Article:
To chronicle the era both in Germany and other countries, the Goethe Institute has a special website – – that traces the history and motivation of the counterculture. Tonight at 6:30 p.m., the Sherbrooke St. E. organization will host a panel discussion about the era’s environmental movement and its legacy.

But it’s the Meinhof anthology that’s proven the most provocative. To compile it, Bauer selected 24 columns Meinhof wrote for konkret, the popular left-wing German magazine she helped edit. Published between 1960 and 1968, the columns range from commentaries on the Kennedy assassination and Vietnam to discussions of student activism.

She even had a column on columnists themselves, who she estimates act as society’s “pressure relief valve.”

The pithy essays give a fascinating glimpse into a mind that grew to detest the strict conservativism of postwar Germany, which she saw as a embracing a kind of neo-fascism backed by the state and the tabloid media.

Meinhof summed up her frustration in one of her final columns in 1968, before going underground. “Protest,” she famously wrote, “is when I say I don’t like this. Resistance is when I put an end to what I don’t like.”

After forming the Red Army Faction in 1970 with a group of like-minded militants, for the next two years Meinhof turned to bank robberies, shootings and bombings to advance her revolutionary cause.

In the end, she was caught, tried for attempted murder and other violence-related charges and sentenced to life in prison. In 1976, she was found hanged in her cell. She was 41 years old.

The 268-page illustrated anthology includes a scathing afterword by Bettina Röhl, one of Meinhof ’s twin daughters, who considers her late mother a pawn of the former East German Communists.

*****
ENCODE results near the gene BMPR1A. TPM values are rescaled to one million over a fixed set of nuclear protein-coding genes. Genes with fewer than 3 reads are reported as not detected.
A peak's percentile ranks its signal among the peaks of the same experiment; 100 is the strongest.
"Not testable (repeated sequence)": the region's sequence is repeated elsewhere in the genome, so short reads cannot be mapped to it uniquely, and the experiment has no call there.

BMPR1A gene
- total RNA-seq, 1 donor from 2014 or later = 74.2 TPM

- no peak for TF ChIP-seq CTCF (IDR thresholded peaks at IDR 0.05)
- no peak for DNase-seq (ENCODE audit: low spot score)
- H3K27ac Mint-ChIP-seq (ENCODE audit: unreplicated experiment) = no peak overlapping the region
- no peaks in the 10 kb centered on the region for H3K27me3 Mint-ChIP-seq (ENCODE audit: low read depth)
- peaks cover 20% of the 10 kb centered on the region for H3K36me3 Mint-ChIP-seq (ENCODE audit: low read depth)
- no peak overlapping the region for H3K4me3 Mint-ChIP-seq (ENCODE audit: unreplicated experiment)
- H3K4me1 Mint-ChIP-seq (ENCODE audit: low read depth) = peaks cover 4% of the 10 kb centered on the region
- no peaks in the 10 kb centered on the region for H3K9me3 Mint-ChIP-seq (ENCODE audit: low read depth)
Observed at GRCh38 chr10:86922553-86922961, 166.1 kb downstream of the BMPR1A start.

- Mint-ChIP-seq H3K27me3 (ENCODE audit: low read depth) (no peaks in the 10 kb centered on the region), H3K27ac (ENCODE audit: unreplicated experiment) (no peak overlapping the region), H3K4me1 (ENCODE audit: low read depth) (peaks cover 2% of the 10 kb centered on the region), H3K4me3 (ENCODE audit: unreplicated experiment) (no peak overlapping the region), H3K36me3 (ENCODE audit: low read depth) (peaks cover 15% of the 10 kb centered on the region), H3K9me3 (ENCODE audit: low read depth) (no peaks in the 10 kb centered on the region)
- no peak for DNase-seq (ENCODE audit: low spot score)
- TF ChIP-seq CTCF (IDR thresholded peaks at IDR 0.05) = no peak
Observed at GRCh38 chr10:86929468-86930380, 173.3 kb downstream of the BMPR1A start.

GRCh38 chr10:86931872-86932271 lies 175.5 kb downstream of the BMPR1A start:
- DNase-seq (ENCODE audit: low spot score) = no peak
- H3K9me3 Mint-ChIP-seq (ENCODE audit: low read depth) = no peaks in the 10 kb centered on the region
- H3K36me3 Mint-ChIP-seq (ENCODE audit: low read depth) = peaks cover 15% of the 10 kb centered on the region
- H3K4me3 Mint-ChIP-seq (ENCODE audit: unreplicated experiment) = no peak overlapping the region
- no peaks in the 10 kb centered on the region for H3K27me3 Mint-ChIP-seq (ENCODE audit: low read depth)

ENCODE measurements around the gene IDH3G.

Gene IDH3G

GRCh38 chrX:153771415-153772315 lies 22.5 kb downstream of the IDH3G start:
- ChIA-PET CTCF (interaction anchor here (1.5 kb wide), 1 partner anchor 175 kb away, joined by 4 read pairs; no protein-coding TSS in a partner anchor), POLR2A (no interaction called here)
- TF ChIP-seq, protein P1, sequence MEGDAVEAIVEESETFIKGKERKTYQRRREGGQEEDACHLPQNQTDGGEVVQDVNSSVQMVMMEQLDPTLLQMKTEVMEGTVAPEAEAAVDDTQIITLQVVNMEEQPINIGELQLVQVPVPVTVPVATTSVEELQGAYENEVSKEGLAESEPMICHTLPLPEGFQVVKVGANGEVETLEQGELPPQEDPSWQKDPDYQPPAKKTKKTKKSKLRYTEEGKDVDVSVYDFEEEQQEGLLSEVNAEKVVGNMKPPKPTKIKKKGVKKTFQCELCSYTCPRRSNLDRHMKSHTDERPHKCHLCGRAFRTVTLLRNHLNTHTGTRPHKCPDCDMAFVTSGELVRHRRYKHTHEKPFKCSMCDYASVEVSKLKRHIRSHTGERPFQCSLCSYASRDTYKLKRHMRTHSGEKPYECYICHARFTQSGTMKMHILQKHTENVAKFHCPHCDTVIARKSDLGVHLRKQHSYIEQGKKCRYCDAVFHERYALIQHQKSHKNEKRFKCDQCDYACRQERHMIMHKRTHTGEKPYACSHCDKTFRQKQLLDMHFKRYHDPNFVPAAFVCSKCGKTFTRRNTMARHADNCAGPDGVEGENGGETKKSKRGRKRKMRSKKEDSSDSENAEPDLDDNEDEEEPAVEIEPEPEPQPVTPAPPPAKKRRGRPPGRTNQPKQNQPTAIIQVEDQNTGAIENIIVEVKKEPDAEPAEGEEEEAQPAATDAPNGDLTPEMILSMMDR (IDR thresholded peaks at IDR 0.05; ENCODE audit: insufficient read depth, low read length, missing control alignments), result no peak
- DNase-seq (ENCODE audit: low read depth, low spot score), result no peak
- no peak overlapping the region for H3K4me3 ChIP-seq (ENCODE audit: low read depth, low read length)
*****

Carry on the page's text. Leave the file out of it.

“She made her name as a terrorist,” Röhl reminds those who would be sympathetic to her mother, adding that, in her view, “she is morally overestimated as an icon of the 1968 movement.”

Bauer sees her subject differently. Attractive, young, smartly dressed and a member of the upper middle-class establishment until her break from it, Meinhof was “a towering figure of postwar German culture, someone who wound up going in a different direction,” Bauer said.

“You go to Germany and ask anybody of that generation what they think of Ulrike Meinhof, they’ll have a story and an opinion about her – love or hate.

“Even if they don’t agree with the methods she used, for many she was a martyr to the cause, even if it was a lost cause. She went all the way, she gave up her own life to it.

“To me, her columns are a testimony to her struggle, the struggle to be heard. Publishing them again now isn’t about glorifying a terrorist – it’s about asking questions.” Everybody Talks About the Weather … We Don’t: The Writings of Ulrike Meinhof, edited by Karin Bauer with translations by Luise von Flotow, is published by Seven Stories Press. It’s available from online retailers and in select bookstores for $18.50. On the Web, check out and and watch Meinhof’s last TV interview in 1969 before she went underground: